- #713 What We’re Fighting For has some amazing scenes. The reveal that our team was in the hazmats suits from the last season’s finale was great foreshadowing. The action sequences were done incredibly well. The reveal of Fitz and Simmons’ kid was beautifully done. The sequence through the Quantum Realm surprised me quite a bit. Also, ending the series the same way the first episode ended was a nice touch.
Overall, this was one of the best seasons. The time travel antics made me wish we had more episodes to explore this concept. Sadly, you do realize they ran out of budget later in the season due to a stronger focus on indoor scenes. Still, they managed to make this season feel like they had no restrictions. After seven seasons, they mastered the balance between action, comedy, and heartfelt drama. Especially as the show entered the more fantastical realms of the MCU, they always managed to keep a focus on their characters.
The season’s weakest link is the villains. Nathanial Malick works in theory. It helps to have a HYDRA connection but he feels underdeveloped. Also, the Chronicom’s lose their edge after a few episodes. Sibyll was a great addition. It gives the evil alien race a face. It even makes sense with the reveal that they planned on including M.O.D.O.K. at one point. They just don’t do much with her. She gets killed off-screen without a true resolution. It felt like it was trying to balance a new storyline while also paying tribute to the previous seasons. Yet, it lacked the focus to bring it together. Still, it’s a great season. I am more upset that we don’t get more time with this concept beyond these 13 episodes.
All About the Agents
Clark Gregg‘s performance as Coulson is as iconic as ever. It still makes me wish he will continue this role no matter what. We got some amazing additions throughout the seasons. Chloe Bennett‘s portrayal of Daisy Johnson has truly evolved since her initial appearance. To see her become a superhero throughout the show added a great heroic element. This season especially highlighted her arc and character development. Hopefully, these two will continue to have a future in the MCU.
Fitz and Simmons were the glue of the team. Their romance was just iconic and it was especially a highlight this season. The revelation that they were able to spend time with their daughter had me in tears. Who would’ve thought we’d miss Fitz this much. Iain De Caestecker is a fantastic actor. So, it was a bit disappointing that he only appeared for about two episodes. I was this close to retitling this show “Finding Fitz” and doubted he would ever actually make an appearance.
The rest of the cast is also fantastic. Standout performances this season go to Henry Simmons as Mack and, as I already mentioned, Joel Stoffer‘s Enoch. I’ve always been huge of Mack throughout his appearances. He was the perfect choice as director of SHIELD after Coulson’s death in the show’s fifth season. Enoch was a surprise. I believed he was a one-off character at first. As soon as he kept reappearing, I started to care for this character. His performance of a robot alien slowly with growing empathy was incredible. The moment he called Fitz his best friend was both heart wrenching and funny.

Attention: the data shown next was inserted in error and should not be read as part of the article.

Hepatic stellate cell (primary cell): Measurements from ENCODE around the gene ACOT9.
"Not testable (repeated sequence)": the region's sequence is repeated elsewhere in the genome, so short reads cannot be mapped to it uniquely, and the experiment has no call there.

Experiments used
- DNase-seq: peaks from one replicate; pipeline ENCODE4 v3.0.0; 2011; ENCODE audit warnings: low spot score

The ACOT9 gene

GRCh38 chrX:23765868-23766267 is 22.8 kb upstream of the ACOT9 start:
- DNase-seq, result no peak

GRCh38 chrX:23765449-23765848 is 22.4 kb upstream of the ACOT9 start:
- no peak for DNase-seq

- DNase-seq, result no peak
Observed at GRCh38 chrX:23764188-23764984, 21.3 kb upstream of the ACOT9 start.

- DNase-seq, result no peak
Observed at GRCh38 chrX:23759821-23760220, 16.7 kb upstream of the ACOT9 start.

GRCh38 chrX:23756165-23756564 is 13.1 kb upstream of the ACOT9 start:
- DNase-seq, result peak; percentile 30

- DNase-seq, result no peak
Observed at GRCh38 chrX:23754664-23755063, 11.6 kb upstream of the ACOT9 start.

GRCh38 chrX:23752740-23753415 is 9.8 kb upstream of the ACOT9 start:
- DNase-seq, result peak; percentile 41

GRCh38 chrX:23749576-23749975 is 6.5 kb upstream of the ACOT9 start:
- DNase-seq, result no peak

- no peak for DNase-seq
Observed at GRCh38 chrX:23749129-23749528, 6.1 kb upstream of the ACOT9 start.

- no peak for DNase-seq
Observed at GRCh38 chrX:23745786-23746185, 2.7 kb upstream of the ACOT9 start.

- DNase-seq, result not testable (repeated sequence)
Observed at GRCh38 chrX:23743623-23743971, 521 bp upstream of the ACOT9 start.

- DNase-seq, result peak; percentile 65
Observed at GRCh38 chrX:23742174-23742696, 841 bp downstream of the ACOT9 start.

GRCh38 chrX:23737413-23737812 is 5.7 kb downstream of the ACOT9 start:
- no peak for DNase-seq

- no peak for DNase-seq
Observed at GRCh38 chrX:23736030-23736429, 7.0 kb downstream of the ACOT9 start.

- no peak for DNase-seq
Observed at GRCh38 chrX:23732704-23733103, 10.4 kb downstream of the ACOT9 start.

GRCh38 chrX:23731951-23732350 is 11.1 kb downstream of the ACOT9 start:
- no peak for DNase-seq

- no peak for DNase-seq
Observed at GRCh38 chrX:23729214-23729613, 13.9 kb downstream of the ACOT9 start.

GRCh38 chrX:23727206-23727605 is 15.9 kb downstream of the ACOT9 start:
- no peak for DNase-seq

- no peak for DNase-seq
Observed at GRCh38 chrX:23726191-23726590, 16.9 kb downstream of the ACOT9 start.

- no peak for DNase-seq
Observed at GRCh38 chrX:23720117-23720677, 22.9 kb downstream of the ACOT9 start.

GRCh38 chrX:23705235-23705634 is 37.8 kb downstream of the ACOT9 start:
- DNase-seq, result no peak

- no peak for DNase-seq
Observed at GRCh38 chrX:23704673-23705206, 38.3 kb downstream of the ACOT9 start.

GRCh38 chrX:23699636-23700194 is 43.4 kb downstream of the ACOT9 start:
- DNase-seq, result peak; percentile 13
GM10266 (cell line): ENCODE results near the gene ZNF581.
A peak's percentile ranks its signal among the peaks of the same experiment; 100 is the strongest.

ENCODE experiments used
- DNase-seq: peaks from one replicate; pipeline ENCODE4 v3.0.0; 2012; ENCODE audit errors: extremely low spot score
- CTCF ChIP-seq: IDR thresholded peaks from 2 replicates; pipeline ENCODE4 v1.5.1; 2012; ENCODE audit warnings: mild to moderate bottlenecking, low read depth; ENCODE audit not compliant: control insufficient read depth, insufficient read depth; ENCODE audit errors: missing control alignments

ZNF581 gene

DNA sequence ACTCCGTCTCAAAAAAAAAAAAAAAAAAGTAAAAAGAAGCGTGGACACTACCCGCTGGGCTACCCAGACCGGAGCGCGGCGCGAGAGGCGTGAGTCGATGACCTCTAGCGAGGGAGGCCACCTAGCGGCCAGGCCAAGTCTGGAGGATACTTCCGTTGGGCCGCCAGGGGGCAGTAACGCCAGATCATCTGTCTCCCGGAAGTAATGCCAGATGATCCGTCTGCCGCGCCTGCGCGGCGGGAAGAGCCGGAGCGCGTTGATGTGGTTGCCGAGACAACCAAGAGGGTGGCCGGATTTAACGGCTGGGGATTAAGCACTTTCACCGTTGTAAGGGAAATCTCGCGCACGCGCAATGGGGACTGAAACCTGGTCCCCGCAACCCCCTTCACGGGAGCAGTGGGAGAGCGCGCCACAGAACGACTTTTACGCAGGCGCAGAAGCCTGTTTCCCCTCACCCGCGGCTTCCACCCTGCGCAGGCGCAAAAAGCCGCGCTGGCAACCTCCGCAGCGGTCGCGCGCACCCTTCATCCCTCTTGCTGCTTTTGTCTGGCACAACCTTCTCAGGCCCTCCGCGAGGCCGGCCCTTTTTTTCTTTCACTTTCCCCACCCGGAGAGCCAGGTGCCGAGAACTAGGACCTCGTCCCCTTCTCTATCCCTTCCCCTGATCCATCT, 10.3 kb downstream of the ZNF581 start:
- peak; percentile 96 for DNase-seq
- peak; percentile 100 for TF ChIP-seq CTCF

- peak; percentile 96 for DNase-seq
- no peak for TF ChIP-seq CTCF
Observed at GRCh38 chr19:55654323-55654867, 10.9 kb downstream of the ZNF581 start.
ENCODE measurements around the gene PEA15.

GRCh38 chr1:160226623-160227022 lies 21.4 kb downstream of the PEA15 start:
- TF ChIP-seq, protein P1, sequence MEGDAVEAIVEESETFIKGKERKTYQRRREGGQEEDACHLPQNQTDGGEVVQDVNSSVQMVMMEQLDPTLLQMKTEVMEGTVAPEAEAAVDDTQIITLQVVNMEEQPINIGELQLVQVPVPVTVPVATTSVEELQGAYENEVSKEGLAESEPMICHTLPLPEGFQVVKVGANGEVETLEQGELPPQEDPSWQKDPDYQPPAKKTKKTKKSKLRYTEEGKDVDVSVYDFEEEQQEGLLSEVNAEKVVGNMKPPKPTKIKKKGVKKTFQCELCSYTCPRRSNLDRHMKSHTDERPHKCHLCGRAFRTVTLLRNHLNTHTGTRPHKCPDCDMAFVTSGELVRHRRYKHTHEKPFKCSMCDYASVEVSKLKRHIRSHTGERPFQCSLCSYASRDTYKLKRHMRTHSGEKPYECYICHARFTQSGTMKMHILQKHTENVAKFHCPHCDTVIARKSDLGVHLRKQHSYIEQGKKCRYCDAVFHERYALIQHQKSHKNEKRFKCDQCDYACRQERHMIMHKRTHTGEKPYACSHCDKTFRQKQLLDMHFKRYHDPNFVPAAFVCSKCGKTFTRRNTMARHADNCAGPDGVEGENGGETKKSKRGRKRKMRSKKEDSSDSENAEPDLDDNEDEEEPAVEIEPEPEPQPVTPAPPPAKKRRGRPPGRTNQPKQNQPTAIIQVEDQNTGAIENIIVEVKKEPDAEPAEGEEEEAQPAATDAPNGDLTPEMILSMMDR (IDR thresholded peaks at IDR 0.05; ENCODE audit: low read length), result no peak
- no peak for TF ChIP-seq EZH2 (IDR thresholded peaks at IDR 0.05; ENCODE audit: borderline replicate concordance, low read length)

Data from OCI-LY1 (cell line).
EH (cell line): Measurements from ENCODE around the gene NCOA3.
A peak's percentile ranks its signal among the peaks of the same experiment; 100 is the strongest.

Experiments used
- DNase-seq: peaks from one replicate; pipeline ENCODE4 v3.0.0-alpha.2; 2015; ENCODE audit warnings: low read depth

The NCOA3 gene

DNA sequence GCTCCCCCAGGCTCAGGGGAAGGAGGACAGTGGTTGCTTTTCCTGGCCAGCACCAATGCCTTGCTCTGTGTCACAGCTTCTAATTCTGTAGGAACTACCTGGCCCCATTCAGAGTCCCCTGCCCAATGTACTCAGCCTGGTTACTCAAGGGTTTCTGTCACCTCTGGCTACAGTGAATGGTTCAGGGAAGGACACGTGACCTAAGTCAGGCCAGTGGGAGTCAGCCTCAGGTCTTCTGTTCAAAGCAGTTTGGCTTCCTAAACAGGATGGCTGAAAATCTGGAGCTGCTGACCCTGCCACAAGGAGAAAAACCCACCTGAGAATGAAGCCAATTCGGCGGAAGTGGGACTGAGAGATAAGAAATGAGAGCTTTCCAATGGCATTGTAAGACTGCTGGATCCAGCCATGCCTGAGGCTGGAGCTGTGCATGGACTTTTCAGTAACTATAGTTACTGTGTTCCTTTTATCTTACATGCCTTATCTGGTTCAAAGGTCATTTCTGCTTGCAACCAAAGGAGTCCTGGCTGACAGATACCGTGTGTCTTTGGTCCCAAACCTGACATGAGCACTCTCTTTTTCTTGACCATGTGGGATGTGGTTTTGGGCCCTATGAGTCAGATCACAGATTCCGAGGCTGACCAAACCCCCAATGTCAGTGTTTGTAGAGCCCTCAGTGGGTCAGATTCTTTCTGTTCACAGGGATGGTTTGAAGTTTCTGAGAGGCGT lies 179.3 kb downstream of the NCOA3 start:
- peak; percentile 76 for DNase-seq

I loved this season quite a bit. The ending is a great touch. The ending showed us a world where SHIELD lives on. Mack has stolen Fury’s wardrobe to continue as a director. Daisy is in space with Sousa and her sister, Kora. Fitz and Simmons left this life behind to raise their daughter. May works as a teacher at the SHIELD Coulson Academy and Yo-Yo is still out there doing missions. The one who started it all has a rather somber moment. Coulson flies off in Lola to just do what he always wanted to do. It’s a fitting ending for this show. It echoes Coulson’s words from the first season when the spy organization fell apart at the hands of HYDRA. They are agents of SHIELD not the agents of nothing.
My only gripe is, this takes place about two years after The Snap should’ve happened. We saw that in Avengers: Endgame that the world never really recovered from that event. This show kind of glanced over that moment as if it never happened and now it doesn’t match the world we saw previously. There is a good chance that their escapades in the fifth season splintered them off into a different timeline but until an official word comes out we might never know. For now, most people can only go by their headcanon. Especially with the end of Marvel TV as we know it, this would’ve been a great way to kind of put a nice ending on it all. It still is a great ending. I respect that the showrunners Maurissa Tanchaeron, Jed Whedon, and Jeffrey Bell focused on their stories rather than let the larger MCU determine their direction. It just ends with more open questions that necessary. It could lead to some disappointment as people are expecting these characters to return in the future.
A Spy’s Goodbye
At the end of the day, it has been a fantastic seven-year run. Every show has its issues and SHIELD is not exempt from that. My only gripe is that they never did anything with the Secret Warriors. Still, I think a show does something right if the ending gives you peace. Yet, at the same time, you wished it would continue. It’s a strong testament to the writing and the team behind it. We were here for the characters and the show never forgot that. So let us raise a glass to bid Agents of SHIELD goodbye and hope for a bright future for these actors. Hopefully, we might see them again in the MCU one day.
Source: Digital Spy